ASUSF Senate passes resolutions addressing racial and economic justice, student representation

Kalan K. Birnie

Staff Writer

ASUSF Senate has proposed three new resolutions that were considered on Sept. 16. Graphic by Hayley Keizur/FOGHORN

Still in session virtually this semester, ASUSF Senate, the undergraduate student government, continues to consider resolutions to enact.

Over the summer, Senate passed the Resolution 20-21-01: “First Steps to Change Resolution,” allocating $1,000 each to the Bay Area Anti-Repression Committee and the USF Black Student Union. The resolution also affirmed a Senate commitment to increased engagement and outreach with ethnically focused groups at USF.

In their Sept. 16 meeting, Senate passed Resolutions 20-21-02, -03, and -04. These resolutions cover student emergency funds, Public Safety reform, and student representation on the Board of Trustees. 

Resolution 20-21-02: “Resolution for the Regulation of Public Safety Rounds in Residence Halls,” submitted by Senior Class Representative Rebecca Muñoz and former freshman representative D’Vine Riley, encourages reform of Public Safety practices. The resolution cites anecdotes of Public Safety officers frequently patrolling the halls of the Marshall-Riley Living Learning Community (LLC), a LLC for Black students to learn about Black history and community engagement.

ASUSF Senate does not have authority over the Department of Public Safety, but Muñoz emphasized that this resolution is still an important step and pointed out that Senate works to highlight concerns of the community. 

“The point of this resolution is to institutionalize the changes already made, along with the changes we are advocating for,” Muñoz added. “That way, future senators or administrators have a paper trail regarding the policies that we have agreed to.” She also emphasized that in some instances, it is important to assert that public safety reforms are supported by the student body.

Brianna Johnson, president of the Black Student Union, which was listed as a supporter of the resolution, declined to comment for this story.

According to Dan Lawson, senior director of the Department of Public Safety (DPS), the department has enacted a number of reforms internally over the past few years. Lawson worked with Riley and BSU last school year to help craft this resolution.

“We understood that it needs to be done,” Lawson said. “Public Safety, and law enforcement nationwide, needed to acknowledge the history of racism in the country.”

Lawson explained that the DPS has also changed policy regarding where officers patrol. In the past, officers would regularly patrol residence halls. This was done with community policing in mind, Lawson said. He acknowledged that it had an adverse effect on the comfort of some students. Now, officers on their standard rounds will check in with the front desk of a residence hall and will only enter hallways when responding to a call.

Due to COVID-19, those standard procedures have been modified again. When the University sent students home in March, “SHaRE staffing went way down,” Lawson said. “They didn’t have CAs, they didn’t have RAs. But we still had students on campus.” 

While the students on campus are limited to essential housing, Public Safety was asked to pick up some of the slack left by a decrease in SHaRE student staff. Lawson emphasized that officers are not heavily policing the halls. He described officer roles as making sure public walkways and stairways are well-lit and clear of obstructions or other safety hazards.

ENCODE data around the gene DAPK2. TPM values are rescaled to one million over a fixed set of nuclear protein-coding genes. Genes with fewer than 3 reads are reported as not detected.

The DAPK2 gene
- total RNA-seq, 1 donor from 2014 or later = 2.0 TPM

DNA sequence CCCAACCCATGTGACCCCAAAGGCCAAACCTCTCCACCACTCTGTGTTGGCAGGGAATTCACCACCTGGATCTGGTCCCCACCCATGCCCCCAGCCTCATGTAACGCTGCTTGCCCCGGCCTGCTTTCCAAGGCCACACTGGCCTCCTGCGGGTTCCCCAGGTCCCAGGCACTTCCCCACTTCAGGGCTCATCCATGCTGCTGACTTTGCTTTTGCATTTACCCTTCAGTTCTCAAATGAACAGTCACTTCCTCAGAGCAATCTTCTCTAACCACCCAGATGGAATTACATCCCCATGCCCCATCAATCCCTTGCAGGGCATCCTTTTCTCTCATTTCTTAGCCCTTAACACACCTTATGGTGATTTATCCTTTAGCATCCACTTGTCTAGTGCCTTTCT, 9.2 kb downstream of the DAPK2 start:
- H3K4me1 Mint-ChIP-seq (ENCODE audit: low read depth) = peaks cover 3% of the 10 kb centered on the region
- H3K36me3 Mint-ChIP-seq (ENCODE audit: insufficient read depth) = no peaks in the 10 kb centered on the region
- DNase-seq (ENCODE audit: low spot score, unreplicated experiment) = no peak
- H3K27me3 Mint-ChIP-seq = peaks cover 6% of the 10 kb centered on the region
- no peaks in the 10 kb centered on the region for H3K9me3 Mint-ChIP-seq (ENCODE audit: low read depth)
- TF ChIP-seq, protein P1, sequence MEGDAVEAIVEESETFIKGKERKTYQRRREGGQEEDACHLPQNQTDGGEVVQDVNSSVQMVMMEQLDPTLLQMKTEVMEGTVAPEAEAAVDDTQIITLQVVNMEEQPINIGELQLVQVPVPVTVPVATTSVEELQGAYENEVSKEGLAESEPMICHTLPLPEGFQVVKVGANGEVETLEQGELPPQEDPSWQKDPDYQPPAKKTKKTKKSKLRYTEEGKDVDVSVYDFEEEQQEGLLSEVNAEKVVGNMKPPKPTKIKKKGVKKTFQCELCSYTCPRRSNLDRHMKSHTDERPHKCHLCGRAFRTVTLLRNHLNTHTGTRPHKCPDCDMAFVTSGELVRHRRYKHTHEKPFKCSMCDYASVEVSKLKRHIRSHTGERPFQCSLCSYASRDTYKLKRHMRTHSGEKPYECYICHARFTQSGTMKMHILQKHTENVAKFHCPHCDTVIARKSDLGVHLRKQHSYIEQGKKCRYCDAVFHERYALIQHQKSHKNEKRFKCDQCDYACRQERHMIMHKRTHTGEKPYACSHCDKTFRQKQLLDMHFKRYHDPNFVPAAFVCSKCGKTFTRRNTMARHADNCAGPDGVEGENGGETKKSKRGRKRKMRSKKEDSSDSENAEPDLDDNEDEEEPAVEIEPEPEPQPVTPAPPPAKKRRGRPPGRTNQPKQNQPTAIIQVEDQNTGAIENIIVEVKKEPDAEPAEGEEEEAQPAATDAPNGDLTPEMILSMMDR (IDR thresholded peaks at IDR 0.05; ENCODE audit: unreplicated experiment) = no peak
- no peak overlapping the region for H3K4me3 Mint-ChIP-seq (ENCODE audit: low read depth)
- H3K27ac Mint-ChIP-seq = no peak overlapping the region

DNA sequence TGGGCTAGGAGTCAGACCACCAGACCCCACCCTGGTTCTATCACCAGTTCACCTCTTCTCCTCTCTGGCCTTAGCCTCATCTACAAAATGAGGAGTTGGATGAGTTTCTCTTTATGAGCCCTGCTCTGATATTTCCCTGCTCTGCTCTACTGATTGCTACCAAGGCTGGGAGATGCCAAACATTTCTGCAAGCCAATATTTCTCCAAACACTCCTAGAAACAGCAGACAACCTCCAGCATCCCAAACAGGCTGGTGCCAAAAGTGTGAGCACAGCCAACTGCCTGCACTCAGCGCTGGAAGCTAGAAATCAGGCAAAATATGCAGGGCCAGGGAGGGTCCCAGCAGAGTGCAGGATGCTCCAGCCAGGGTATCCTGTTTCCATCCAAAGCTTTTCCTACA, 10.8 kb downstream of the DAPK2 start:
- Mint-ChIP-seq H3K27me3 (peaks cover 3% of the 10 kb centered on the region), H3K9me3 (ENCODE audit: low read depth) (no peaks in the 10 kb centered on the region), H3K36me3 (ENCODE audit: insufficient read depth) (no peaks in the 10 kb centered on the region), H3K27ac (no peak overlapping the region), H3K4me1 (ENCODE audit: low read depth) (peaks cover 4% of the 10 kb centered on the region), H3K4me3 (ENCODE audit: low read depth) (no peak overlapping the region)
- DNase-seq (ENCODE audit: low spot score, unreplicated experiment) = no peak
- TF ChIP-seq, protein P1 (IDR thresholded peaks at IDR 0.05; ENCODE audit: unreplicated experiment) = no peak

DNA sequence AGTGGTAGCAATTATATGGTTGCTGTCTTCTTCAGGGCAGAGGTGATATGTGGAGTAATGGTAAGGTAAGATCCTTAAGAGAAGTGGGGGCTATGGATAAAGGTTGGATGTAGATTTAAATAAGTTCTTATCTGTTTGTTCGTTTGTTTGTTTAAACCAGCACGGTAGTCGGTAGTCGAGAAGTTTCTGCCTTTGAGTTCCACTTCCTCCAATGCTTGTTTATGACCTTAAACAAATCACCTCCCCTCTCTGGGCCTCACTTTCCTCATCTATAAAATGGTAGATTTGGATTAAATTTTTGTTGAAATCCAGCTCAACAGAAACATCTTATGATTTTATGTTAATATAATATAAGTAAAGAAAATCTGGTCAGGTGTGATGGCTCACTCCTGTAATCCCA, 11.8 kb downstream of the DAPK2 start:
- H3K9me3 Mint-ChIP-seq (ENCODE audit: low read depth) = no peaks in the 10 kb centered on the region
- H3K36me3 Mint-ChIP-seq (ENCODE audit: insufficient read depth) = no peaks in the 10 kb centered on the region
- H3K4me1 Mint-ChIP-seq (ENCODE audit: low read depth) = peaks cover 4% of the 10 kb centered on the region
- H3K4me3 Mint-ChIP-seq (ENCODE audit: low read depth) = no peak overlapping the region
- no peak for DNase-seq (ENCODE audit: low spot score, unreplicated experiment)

The third resolution of the year, “Increased Support for the Dons Emergency Fund,” was co-submitted by all five ASUSF Senate executives: President John Iosefo, and Vice Presidents Diammyra Cruz, Sarah Ali, Tanya Sanjay, and Brooke Perry. The resolution commits $15,000 from the ASUSF reserves to bolster the Dean’s Emergency Fund. Students facing financial hardship during the pandemic can apply for a one-time grant of up to $600 from the fund.

“I believe that the Emergency Fund is a great way to support students at a time like this, but it is not the only way we are helping students,” Iosefo wrote in a statement. “We are trying our best to help students in every way possible- whether it be through the Emergency Fund or through the financing of student organizations or even by helping address their concerns with the administration.”

The idea arose after an informational meeting between Senate and the Dean of Students’ office.

“Senate contacted us with questions about the Emergency Fund,” Dean of Students Shannon Gary said in an email. “After that conversation the members of Senate who participated offered to put forth a resolution to support the Emergency Fund financially.”

As of Sept. 14, the Dean’s Emergency Fund had dispensed approximately $177,000 to 436 students, Gary told the Foghorn.

Fourth is a resolution based primarily in Senate bureaucracy. Resolution 20-21-04: “ASUSF President Advisory Committee for the Board of Trustees,” introduced by Iosefo, creates a committee of students, primarily ASUSF executives and senators, for the ASUSF President to consult. The student body president sits as a non-voting student representative on the Board of Trustees, which meets once per semester. 

A common refrain among student protestors over the past few years has involved increased student representation on the Board of Trustees. Beginning this year, a second student position was added to the Board. “Being a student representative, especially to a body like the Board of Trustees, is an extremely difficult job,” Iosefo said. “By nature of the position, there are very few people who know what you are going through and discussing in these committees. A committee like this would help students get more comfortable in their positions and would make a difficult job a bit easier.”

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